Thomas Jefferson Papers

To Thomas Jefferson from Joseph Fay, 26 February 1793

From Joseph Fay

Bennington 26th. Feby. 1793

Dear Sir

I feel so sensibly the many obligations you have laid me under by your expressions of friendship, that like others who wish to be mutually attached, I am induced to offer you my services in a matter of Interest, provided on a Stating you judge it an object worthy your Notice, and provided it will not interfere with your official situation.

I have formed a Company for the purpose of procuring a Grant of two Millions of acres of Land in the Province of upper Canada, where the lands are Granting on very advantageous termes vizt. on paying the one half of the expence of surveying—Two seventh parts to be reserved for the Crown and Clergy—to be settled within five Years from next July. The Situation Soil and Climate are Good; And from the Great increase of population in this Country, joined with the Numerous Emigrants which we may expect from Urope, in consequence of the tumults in that Country, there remains little doubt but a rapid settlement will ensue. In addition to this, there is the highest probability that Great sums1 in Specia will also be drawn to this Country to be vested in lands which I judge cannot fail of rendering them in high demand. Should you join in Opinion with me, and find your Self at Liberty and inclined to undertake, I shall be happy to join your Name to the Company, to consist of about fifteen (a list of which I enclose—all Gentlemen of known and approved Characters, and of strict integrity. I have wrote my friend in Canada advising him of this business requesting him to send me returnes immediately, of which I shall give you the earliest Notice.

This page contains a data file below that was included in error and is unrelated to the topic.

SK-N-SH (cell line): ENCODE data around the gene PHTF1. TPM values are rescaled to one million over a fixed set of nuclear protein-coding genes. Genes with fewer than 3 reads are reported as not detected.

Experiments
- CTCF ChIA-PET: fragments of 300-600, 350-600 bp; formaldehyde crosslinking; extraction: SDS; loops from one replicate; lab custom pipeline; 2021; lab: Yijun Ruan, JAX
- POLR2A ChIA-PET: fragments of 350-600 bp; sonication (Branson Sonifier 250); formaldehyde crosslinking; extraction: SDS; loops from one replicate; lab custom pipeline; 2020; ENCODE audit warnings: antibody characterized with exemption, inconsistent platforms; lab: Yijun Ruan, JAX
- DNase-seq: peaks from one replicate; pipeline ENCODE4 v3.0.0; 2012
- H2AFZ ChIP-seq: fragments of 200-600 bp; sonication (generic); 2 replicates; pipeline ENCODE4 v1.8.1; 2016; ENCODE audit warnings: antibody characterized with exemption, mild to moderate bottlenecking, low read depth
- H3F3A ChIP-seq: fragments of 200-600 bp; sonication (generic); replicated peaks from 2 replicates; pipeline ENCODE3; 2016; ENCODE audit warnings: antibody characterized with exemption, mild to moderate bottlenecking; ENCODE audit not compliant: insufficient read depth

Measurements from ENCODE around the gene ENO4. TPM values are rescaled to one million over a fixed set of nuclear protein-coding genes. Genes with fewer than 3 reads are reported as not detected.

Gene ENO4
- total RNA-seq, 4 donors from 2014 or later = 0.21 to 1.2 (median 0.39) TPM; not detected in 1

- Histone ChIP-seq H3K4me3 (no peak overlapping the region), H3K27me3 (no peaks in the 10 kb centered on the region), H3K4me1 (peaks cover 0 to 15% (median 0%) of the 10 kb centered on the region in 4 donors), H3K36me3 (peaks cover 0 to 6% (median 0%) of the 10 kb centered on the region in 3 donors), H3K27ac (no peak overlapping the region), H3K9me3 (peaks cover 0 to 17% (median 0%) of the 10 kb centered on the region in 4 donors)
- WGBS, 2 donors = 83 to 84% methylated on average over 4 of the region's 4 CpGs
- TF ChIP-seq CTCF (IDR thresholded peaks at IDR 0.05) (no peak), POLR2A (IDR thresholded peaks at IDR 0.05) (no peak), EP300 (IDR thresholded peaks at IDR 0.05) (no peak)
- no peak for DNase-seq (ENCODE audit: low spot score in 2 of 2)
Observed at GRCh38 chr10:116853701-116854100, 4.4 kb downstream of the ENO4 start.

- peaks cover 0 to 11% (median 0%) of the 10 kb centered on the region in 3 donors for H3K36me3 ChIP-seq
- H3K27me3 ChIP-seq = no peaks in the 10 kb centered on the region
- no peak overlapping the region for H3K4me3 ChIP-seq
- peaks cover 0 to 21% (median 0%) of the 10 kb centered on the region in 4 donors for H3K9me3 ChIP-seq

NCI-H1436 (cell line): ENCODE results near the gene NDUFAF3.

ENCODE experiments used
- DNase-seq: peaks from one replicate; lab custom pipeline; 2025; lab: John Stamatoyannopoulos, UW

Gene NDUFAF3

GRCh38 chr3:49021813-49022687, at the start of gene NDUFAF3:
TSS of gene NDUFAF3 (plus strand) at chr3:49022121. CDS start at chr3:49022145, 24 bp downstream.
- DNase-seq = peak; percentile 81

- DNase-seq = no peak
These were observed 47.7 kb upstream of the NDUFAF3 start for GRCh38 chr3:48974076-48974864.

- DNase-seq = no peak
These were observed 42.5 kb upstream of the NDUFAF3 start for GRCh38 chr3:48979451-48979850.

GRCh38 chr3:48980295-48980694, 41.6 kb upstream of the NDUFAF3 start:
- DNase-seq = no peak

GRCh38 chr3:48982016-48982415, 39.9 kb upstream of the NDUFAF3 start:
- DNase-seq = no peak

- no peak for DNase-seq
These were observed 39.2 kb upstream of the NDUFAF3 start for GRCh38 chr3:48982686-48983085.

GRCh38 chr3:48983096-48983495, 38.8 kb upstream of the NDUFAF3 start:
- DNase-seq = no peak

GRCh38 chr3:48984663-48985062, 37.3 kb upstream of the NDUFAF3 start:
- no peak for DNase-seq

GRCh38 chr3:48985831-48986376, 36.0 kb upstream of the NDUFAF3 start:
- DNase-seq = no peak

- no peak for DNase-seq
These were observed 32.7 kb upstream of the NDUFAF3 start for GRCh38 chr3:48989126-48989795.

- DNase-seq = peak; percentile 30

You would be surpised to see what prodigeous numbers of people are Crouding into this State from the Lower Country, and even many are going quite to upper Canada, and many in this State are Selling their Farms and removing on to those New Grants. There has not been Scarsly a day since my return home from Phila. in which there has not between four and five hundred persons passed my house on their way to make settlement to the Northward. I mention this Circumstance for your information, that you may be better able to judge of the prospects of this Country, and the advantages which will arise from obtaining my proposed Grant. Permit me to hope for your Opinion on this Subject, and to excuse the trouble I am Giving You, in the meantime please to accept the most friendly wishes of Dear Sir your most Obedient and very Humble Servant

Jos. Fay

RC (DLC); at foot of text: “Hona. T. Jefferson”; endorsed by TJ as received 12 Mch. 1793 and so recorded in SJL. Enclosure not found.

1Word interlined in place of “Wealth.”

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